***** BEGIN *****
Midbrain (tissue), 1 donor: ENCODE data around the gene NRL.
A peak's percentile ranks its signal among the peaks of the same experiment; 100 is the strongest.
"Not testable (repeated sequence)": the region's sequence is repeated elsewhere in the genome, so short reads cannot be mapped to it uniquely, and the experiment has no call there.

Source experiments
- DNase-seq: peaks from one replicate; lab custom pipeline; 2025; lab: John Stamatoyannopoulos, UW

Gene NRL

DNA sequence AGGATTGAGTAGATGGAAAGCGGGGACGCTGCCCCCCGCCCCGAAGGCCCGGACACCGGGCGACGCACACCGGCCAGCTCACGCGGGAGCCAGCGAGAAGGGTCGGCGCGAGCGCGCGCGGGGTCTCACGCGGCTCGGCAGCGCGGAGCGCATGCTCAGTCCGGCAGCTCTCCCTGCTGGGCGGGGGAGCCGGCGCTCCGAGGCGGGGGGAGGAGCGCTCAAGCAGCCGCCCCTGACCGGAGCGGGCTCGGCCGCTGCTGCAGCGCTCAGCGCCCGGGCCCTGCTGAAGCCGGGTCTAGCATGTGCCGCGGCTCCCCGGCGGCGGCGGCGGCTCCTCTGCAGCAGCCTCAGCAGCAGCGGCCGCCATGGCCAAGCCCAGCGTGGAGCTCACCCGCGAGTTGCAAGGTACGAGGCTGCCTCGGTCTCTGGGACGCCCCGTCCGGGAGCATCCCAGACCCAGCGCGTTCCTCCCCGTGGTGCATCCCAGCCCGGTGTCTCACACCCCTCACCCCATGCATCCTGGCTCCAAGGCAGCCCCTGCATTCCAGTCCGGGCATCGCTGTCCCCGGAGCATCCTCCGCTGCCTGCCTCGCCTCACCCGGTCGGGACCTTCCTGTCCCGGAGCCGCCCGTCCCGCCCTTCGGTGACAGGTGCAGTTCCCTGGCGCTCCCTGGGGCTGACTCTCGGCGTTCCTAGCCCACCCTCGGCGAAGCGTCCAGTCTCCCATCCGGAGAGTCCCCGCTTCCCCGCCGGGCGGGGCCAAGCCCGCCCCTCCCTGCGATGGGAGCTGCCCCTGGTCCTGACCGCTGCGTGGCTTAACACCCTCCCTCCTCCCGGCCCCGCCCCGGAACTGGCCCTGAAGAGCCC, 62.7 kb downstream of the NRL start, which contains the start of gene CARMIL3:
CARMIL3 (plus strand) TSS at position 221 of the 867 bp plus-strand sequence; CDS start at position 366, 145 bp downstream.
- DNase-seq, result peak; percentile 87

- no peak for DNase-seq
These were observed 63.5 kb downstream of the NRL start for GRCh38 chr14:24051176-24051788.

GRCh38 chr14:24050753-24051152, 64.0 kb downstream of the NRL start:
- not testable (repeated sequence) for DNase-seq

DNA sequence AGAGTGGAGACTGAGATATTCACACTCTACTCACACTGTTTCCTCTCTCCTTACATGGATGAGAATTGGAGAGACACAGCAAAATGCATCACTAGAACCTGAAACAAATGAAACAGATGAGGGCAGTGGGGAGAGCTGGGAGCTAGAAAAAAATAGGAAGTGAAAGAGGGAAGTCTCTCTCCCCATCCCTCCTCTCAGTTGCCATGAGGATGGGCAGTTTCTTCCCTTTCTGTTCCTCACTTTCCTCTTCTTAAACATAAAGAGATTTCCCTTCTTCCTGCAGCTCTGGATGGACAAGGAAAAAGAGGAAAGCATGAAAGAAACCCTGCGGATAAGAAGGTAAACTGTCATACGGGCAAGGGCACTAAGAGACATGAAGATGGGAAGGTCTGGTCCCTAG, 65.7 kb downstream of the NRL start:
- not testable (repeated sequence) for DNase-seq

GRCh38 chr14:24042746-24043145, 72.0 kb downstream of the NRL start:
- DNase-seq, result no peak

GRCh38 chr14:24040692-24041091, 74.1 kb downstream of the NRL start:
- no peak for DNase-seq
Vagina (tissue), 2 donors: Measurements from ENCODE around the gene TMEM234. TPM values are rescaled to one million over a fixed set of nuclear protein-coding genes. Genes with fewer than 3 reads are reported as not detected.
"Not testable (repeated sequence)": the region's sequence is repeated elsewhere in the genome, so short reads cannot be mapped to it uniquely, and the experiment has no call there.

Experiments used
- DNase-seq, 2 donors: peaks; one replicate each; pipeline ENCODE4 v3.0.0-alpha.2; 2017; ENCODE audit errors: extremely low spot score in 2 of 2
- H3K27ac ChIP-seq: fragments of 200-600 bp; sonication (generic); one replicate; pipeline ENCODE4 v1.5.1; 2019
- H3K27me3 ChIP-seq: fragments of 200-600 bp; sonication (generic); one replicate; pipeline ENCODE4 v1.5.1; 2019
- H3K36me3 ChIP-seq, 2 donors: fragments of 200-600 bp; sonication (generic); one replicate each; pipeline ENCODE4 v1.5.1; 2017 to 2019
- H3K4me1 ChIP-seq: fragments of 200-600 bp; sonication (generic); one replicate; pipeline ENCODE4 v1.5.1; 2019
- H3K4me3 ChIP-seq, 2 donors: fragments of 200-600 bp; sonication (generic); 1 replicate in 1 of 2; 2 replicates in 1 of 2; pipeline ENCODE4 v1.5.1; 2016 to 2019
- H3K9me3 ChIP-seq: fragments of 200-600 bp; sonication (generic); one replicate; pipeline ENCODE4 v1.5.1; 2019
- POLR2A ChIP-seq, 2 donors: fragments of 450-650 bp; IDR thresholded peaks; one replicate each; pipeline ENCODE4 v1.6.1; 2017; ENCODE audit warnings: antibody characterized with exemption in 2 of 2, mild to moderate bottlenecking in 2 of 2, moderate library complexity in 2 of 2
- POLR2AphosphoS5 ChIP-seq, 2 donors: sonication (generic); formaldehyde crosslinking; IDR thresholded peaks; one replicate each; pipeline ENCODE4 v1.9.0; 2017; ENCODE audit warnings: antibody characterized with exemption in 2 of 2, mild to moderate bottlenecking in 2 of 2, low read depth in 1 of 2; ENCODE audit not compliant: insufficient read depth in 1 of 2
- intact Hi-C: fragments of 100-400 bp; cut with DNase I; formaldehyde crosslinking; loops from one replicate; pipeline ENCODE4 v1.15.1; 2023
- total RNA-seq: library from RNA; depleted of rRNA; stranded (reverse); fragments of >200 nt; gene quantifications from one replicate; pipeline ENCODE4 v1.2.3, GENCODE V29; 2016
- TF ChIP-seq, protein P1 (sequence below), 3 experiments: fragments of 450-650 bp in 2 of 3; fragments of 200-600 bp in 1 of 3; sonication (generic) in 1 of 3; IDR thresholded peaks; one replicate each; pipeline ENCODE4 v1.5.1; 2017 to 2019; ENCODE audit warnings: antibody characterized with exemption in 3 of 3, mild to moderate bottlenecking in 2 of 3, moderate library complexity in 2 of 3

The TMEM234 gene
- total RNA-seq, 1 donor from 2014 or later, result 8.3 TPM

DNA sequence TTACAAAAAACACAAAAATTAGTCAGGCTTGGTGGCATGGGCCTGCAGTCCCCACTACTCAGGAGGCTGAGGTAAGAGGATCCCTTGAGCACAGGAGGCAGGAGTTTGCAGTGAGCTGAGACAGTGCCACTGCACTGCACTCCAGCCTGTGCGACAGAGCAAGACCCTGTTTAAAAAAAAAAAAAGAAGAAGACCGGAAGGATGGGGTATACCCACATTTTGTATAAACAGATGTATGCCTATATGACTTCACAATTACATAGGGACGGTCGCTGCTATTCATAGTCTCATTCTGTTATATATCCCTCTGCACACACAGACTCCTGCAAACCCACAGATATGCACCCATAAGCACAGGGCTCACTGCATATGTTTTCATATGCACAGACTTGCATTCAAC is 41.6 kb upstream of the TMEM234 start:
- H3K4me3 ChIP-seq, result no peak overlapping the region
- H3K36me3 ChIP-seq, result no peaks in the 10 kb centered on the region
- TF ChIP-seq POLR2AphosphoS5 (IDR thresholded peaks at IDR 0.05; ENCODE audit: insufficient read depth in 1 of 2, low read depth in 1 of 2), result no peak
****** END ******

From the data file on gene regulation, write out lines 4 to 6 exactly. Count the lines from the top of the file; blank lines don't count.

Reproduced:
Source experiments
- DNase-seq: peaks from one replicate; lab custom pipeline; 2025; lab: John Stamatoyannopoulos, UW

Gene NRL